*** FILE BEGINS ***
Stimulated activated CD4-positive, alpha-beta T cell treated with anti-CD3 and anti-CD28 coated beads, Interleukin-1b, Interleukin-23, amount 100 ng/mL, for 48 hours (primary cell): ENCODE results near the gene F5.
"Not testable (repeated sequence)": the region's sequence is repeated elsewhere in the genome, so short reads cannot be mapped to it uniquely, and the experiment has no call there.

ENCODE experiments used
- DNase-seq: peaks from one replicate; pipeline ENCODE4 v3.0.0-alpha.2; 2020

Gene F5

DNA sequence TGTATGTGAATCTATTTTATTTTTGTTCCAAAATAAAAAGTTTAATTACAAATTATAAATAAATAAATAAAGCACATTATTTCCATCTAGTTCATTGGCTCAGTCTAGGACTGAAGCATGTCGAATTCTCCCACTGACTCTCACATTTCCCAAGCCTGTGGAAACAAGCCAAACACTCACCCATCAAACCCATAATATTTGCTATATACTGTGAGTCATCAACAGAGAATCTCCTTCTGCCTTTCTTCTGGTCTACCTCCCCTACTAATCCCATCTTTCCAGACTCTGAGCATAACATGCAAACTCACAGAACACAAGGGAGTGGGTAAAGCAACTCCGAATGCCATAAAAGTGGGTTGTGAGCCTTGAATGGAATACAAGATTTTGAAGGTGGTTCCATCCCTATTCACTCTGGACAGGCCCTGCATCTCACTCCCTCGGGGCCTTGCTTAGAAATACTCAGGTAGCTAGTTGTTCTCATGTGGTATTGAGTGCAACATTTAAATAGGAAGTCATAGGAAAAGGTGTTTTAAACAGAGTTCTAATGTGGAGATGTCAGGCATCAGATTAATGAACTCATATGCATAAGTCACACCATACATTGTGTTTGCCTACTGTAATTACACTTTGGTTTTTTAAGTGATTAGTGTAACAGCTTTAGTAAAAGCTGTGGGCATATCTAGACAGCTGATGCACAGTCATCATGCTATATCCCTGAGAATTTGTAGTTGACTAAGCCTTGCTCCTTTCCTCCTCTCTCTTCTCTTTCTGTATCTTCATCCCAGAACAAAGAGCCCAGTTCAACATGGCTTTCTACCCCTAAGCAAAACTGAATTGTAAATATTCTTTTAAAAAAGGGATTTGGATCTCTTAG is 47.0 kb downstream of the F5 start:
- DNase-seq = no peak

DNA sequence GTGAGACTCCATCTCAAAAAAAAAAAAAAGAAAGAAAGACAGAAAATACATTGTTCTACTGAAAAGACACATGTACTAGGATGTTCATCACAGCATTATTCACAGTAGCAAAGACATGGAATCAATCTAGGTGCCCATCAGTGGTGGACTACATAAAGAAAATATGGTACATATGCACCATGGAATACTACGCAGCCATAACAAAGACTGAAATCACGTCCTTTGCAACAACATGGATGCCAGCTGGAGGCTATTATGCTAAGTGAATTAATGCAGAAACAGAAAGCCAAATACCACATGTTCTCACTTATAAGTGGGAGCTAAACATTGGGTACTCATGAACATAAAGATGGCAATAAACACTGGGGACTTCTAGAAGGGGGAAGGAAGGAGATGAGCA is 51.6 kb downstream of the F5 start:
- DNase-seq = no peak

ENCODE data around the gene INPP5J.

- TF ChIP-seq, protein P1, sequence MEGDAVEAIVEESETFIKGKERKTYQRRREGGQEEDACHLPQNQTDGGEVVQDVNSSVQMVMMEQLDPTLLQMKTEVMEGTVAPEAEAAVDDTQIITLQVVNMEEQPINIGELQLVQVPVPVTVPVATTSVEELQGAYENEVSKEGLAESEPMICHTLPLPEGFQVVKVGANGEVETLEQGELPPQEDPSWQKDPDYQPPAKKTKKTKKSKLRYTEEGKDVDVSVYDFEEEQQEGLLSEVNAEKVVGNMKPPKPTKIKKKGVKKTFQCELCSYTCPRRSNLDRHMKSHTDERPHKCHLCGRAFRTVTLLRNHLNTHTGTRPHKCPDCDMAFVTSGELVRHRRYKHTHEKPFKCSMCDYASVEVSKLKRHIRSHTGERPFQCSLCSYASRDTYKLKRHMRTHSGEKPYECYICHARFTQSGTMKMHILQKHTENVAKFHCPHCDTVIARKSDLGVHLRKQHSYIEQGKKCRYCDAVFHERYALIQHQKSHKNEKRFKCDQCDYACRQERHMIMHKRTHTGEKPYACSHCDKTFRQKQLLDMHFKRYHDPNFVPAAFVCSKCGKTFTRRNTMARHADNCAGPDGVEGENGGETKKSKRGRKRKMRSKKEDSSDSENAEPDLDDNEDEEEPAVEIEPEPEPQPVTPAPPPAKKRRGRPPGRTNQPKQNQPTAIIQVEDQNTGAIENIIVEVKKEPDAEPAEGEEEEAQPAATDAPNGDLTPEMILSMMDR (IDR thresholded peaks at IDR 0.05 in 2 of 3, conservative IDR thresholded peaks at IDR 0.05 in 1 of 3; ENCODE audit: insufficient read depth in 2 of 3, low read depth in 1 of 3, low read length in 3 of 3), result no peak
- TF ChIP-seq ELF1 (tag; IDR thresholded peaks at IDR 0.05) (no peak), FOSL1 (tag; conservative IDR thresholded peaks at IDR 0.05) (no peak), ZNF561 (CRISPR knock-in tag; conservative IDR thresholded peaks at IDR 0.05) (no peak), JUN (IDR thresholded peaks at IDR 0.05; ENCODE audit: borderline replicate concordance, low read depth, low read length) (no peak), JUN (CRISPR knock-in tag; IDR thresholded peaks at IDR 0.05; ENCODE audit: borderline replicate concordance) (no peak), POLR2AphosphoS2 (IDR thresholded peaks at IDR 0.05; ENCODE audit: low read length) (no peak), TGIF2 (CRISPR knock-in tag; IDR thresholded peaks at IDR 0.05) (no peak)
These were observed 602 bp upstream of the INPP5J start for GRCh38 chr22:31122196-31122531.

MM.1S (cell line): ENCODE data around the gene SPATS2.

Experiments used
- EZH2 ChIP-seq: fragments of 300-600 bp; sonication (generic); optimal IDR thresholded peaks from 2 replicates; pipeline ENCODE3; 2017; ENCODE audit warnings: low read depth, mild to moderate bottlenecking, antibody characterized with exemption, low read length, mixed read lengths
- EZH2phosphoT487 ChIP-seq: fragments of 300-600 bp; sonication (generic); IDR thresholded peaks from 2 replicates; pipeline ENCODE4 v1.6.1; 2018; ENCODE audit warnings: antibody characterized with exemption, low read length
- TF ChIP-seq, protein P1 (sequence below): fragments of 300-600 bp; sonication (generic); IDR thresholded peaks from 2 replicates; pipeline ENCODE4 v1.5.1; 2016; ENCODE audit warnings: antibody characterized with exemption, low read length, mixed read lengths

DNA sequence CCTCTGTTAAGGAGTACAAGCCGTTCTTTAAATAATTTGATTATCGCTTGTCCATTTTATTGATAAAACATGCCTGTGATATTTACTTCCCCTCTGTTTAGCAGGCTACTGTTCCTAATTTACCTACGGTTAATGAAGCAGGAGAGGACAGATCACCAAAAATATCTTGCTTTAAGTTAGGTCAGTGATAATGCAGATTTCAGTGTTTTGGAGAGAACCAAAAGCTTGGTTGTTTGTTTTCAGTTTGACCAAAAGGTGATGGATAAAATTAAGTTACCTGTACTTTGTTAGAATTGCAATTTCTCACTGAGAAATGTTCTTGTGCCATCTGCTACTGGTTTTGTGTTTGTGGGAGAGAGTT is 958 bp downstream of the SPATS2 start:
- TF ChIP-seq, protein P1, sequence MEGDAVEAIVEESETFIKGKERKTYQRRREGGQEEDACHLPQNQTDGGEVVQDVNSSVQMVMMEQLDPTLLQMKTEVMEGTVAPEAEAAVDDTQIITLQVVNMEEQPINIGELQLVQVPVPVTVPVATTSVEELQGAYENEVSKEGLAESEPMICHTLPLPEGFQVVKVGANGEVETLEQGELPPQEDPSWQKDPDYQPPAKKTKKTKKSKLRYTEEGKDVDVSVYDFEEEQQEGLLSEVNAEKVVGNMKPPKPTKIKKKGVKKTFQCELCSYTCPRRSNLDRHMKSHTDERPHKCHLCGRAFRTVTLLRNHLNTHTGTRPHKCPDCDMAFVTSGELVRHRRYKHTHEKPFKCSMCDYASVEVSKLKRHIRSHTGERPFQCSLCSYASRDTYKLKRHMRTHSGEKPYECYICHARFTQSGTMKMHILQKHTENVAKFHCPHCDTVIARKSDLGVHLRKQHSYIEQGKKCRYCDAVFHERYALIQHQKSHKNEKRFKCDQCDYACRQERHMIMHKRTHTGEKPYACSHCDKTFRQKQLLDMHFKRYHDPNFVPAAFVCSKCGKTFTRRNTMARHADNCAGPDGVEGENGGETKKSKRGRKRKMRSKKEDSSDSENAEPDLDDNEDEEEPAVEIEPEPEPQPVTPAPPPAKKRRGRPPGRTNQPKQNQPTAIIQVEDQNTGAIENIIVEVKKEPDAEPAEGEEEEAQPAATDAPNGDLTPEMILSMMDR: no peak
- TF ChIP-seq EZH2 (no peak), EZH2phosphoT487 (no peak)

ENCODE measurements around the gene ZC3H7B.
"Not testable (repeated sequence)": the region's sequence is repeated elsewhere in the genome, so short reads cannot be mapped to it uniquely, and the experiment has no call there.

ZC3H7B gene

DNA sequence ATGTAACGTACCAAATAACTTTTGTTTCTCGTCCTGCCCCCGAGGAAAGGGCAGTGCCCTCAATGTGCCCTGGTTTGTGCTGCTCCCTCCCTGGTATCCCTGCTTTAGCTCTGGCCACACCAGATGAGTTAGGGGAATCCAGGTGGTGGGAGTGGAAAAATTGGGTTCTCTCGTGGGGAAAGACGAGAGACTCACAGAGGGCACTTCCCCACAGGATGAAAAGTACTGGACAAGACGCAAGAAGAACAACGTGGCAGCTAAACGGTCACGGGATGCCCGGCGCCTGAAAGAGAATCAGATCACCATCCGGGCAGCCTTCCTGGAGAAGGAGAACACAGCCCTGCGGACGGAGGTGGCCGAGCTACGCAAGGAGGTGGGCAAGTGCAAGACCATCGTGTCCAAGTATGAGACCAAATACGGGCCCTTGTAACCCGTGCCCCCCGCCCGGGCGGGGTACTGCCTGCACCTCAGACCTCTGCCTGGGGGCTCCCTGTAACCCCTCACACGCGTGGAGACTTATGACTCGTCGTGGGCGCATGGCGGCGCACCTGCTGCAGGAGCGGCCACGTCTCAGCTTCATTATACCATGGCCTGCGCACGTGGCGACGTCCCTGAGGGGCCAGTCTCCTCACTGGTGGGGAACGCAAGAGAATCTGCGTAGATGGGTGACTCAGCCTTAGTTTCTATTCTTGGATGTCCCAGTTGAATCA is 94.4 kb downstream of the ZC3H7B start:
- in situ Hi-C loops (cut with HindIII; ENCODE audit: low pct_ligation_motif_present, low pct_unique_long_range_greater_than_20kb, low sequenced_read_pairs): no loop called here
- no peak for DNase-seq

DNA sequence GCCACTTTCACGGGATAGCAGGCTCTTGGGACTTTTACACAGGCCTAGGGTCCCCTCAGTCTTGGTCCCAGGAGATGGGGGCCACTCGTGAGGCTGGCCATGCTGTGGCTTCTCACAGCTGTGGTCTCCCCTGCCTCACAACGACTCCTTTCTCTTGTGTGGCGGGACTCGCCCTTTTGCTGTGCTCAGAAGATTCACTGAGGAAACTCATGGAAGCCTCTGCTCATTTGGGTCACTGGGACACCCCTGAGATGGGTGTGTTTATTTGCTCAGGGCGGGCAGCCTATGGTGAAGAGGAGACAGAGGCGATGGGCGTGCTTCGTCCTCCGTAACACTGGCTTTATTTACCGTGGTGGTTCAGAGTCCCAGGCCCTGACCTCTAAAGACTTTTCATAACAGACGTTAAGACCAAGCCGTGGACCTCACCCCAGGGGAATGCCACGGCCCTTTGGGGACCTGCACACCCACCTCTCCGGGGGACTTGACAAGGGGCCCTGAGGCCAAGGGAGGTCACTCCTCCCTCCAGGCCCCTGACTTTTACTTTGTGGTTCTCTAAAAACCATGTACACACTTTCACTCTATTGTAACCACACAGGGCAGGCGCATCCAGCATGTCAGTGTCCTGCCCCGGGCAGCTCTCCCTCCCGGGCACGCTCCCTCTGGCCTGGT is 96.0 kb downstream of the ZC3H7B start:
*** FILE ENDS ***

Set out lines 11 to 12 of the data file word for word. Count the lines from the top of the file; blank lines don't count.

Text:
- TF ChIP-seq, protein P1, sequence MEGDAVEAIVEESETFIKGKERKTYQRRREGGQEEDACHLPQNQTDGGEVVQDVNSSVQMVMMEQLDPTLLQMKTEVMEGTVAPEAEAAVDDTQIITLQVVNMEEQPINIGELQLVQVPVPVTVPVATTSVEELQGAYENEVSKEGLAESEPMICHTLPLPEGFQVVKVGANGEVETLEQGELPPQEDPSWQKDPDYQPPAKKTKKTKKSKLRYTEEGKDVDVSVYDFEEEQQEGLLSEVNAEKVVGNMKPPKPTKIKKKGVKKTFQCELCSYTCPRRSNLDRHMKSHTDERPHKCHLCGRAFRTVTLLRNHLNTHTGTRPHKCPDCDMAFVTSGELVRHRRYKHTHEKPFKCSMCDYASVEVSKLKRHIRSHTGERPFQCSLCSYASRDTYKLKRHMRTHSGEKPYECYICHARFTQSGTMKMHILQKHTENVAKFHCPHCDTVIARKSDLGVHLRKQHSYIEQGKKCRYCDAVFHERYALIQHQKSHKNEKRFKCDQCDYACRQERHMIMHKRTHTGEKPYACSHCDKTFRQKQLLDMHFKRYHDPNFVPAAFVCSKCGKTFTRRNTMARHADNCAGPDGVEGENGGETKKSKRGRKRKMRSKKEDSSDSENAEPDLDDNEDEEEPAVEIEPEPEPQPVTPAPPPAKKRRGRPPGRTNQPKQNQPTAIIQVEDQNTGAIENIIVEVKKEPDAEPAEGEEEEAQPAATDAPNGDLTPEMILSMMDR (IDR thresholded peaks at IDR 0.05 in 2 of 3, conservative IDR thresholded peaks at IDR 0.05 in 1 of 3; ENCODE audit: insufficient read depth in 2 of 3, low read depth in 1 of 3, low read length in 3 of 3), result no peak
- TF ChIP-seq ELF1 (tag; IDR thresholded peaks at IDR 0.05) (no peak), FOSL1 (tag; conservative IDR thresholded peaks at IDR 0.05) (no peak), ZNF561 (CRISPR knock-in tag; conservative IDR thresholded peaks at IDR 0.05) (no peak), JUN (IDR thresholded peaks at IDR 0.05; ENCODE audit: borderline replicate concordance, low read depth, low read length) (no peak), JUN (CRISPR knock-in tag; IDR thresholded peaks at IDR 0.05; ENCODE audit: borderline replicate concordance) (no peak), POLR2AphosphoS2 (IDR thresholded peaks at IDR 0.05; ENCODE audit: low read length) (no peak), TGIF2 (CRISPR knock-in tag; IDR thresholded peaks at IDR 0.05) (no peak)